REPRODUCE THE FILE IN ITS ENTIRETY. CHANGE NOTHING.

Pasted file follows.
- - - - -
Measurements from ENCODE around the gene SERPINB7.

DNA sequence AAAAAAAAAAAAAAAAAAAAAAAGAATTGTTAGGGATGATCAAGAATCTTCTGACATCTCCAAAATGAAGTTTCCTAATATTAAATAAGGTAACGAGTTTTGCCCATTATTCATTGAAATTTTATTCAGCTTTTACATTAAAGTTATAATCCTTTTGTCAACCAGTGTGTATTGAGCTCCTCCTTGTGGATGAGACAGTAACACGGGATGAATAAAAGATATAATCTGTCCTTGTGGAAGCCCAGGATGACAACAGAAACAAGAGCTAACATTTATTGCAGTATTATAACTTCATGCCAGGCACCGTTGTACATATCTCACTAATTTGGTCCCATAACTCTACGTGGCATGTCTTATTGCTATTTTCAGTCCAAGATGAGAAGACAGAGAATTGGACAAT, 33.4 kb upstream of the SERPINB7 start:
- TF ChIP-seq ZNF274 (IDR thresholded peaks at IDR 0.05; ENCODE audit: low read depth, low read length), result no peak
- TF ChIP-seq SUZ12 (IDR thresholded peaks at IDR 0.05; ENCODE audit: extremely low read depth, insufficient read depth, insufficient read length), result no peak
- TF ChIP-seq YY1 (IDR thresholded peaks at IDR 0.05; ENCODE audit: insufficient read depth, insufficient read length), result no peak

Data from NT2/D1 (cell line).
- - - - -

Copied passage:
Measurements from ENCODE around the gene SERPINB7.

DNA sequence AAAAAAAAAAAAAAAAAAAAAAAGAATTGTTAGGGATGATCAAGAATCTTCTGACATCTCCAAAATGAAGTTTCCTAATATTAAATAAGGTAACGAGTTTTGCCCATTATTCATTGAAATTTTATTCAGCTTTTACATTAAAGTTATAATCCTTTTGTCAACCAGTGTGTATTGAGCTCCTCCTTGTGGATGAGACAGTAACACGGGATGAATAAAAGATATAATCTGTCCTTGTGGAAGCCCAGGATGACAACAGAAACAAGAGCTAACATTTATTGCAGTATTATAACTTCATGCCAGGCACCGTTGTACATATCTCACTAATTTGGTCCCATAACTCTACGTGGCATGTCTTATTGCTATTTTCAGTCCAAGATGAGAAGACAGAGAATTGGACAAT, 33.4 kb upstream of the SERPINB7 start:
- TF ChIP-seq ZNF274 (IDR thresholded peaks at IDR 0.05; ENCODE audit: low read depth, low read length), result no peak
- TF ChIP-seq SUZ12 (IDR thresholded peaks at IDR 0.05; ENCODE audit: extremely low read depth, insufficient read depth, insufficient read length), result no peak
- TF ChIP-seq YY1 (IDR thresholded peaks at IDR 0.05; ENCODE audit: insufficient read depth, insufficient read length), result no peak

Data from NT2/D1 (cell line).